Saudi Arabia has one of the worst human rights records in the world. In complete violation of international law, since its inception, the country routinely imprisons and executes hundreds of people every year for all types of crimes. For the past decade, the calculated cruelty has only increased, in the name national security and terrorism to deter any public dissent. According to the London-based human rights group Reprieve, many of the executions are for expressing public dissent.
Under these draconian measures, four teenagers find themselves on death row for the “crime” of protesting for democracy.
Ali Mohammed Al Nimr was 16 when he allegedly participated in a pro-democracy rally. He was forced by torture to confess to crimes he did not commit. Despite having a trial, he lacked access to his lawyer and the evidence against him. It is as if the outcome of the trial was predetermined. Judges in all stages of the court sentenced young Ali Mohammed Al Nimr to death by beheading and crucifixion, which was confirmed by appeals.
Ali’s family is still hopeful that he may be saved from this horrific sentence. His father wants to see him ride his bike again; it remains in their home, the same bike Ali was riding when the Saudi police rammed into him and arrested him. His mother wants to hear his laugh again. Ali himself wants to become a lawyer so he can help people in similar unjust situations.
Abdullah Al Zaher was only 15 years old. The Saudi Authorities gruesomely shot at him, and then apprehended him. He, too, was forced to confess after months of torture and given the death sentence based on dubious trials with predetermined outcomes. Abdullah’s family is heartbroken. Abdullah loved riding his horse, and his favorite horse, Jemol, is still waiting for him.
Dawoud Al Marhoon was 17 years old. Originally, the Saudi authorities did not plan on executing Dawoud. Instead, they asked the boy to spy on his own friends and family to find other dissidents. Dawoud refused to do so, and in retaliation, they sentenced him to death. Even after his death sentence was confirmed, Dawoud’s only concern was his mother, and he even joked with her to keep her spirits up.
Mujtaba Al Suweikat was 17 years old. He had been accepted into Western Michigan University to study finance. At the airport, before he was to leave for the U.S., the Saudi authorities grabbed him, tortured him, and after an unfair trial sentenced him to death for participating in peaceful protests. Mujtaba loved acting and acted in many independent films. One of his last films is called “Hope.”
Mujtaba’s case shows the deleterious effects of the global war on terror. In the wake of 9/11, the US government enacted sweeping measures that included the establishment of the NSA spying regime, and unprecedented powers of the U.S. government to collect data on various individuals. But a seldom mentioned measure was the global cooperation with various US partners, such as Saudi Arabia, to apprehend terrorists. This has allowed the Saudis to arrest young men like Mujtaba on the pretext of terrorism. In the State department website, the U.S. government boasts: “As a result of U.S. security assistance, the Kingdom has foiled numerous terrorist attempts against Saudi and foreign targets.”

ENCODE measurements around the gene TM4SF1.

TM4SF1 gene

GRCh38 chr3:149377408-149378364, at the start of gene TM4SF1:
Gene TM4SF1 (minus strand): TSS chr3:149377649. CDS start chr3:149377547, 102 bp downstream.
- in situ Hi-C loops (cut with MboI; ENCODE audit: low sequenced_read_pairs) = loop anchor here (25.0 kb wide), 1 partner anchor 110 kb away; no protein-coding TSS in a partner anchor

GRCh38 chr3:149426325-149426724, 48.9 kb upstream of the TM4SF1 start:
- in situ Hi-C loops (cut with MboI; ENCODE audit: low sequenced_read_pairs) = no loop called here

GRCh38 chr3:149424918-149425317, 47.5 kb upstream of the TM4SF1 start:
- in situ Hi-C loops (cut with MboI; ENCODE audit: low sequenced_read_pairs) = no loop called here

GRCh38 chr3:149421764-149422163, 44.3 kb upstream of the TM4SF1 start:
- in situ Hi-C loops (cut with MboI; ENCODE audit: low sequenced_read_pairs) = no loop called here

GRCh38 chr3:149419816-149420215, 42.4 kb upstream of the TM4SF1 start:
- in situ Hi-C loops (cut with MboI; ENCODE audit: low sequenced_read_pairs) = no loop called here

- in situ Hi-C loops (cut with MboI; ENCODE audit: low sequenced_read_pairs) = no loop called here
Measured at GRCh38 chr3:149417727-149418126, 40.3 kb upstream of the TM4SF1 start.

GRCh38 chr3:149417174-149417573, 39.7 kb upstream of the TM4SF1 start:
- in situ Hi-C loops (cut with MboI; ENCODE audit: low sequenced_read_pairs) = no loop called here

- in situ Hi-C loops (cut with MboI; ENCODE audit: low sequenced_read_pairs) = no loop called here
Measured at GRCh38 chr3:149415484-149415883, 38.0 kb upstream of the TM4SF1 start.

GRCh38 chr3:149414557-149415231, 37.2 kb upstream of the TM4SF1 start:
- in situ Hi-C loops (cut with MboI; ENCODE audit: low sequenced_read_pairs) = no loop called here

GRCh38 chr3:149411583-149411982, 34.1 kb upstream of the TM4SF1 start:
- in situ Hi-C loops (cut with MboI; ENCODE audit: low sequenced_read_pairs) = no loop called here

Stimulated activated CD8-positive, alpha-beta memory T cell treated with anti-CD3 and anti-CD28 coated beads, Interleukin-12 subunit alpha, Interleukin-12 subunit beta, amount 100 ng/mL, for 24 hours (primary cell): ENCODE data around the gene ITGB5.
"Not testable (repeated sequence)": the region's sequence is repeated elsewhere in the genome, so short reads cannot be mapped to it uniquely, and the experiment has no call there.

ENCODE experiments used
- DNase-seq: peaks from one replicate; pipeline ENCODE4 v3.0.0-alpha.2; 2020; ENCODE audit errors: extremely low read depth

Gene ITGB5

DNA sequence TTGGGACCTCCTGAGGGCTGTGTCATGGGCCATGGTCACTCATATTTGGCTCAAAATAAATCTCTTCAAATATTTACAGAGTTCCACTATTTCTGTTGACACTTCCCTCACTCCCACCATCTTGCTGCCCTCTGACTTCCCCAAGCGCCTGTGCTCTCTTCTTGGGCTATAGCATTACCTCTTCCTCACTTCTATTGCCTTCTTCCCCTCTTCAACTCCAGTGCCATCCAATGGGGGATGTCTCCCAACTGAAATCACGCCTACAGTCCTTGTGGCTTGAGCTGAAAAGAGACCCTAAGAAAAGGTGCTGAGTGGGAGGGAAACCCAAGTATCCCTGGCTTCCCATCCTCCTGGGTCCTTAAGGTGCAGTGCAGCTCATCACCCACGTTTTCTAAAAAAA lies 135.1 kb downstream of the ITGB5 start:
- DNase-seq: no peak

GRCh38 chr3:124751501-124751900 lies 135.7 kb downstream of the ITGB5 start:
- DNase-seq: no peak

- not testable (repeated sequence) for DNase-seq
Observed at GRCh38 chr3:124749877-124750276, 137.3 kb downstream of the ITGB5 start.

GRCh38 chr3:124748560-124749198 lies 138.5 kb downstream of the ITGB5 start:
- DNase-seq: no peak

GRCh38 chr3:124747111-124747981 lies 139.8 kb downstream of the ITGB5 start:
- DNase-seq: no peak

In April of 2015, the Saudi government expanded the concept of terrorism.The new legislation - which uses a broad definition of "terrorism" that includes any act intended to insult the reputation of the state, harm public order or destabilize the security of society - is a threat to freedom of speech and thought in the kingdom.
"The law allows people in power to crackdown on anyone," wrote Sara Hashash, the Middle East and North Africa press officer at Amnesty International. "The recent crackdown in the kingdom is targeting civil and political associations and human rights organizations. Lots of people are prisoners of conscience, and they are detained forcefully for simply stating their opinions."
Gerald Staberock, secretary general of the World Organisation Against Torture, said, "The problem in Saudi Arabia is that the judicial system is used as a tool against those who want more freedom. In Saudi Arabia, there is the so-called 'religious police,' whose role is to find human rights advocates and freedom fighters and punish them. And then there are high courts, which do not function like in Western countries: They are not in charge of guaranteeing the protection of rights, but making sure that punishments are carried out. There are also reports stating that many people who are imprisoned, often without being charged, are also tortured as the scope is to humiliate them and make them suffer. Inmates are also tortured because the Saudi Arabian legal system is based on confessions. This is a gross violation of international standards, considering the fact that Saudi Arabia voluntarily subscribed to the UN convention against torture."
In the case of Mujtaba Al Suweikat, there is evidence that the United Kingdom played a role in helping apprehend him. Sadly, there may be no way to know how much information was shared with the Saudi authorities and how many political dissidents were targeted by the Saudi authorities with the full cooperation from the U.S. government.
At this point, the only hope for these young boys is for the enough public outcry to convince the king to grant these four individuals clemency. We as American citizens have a responsibility not only as citizens of the world, but also because of our government’s role in enabling this.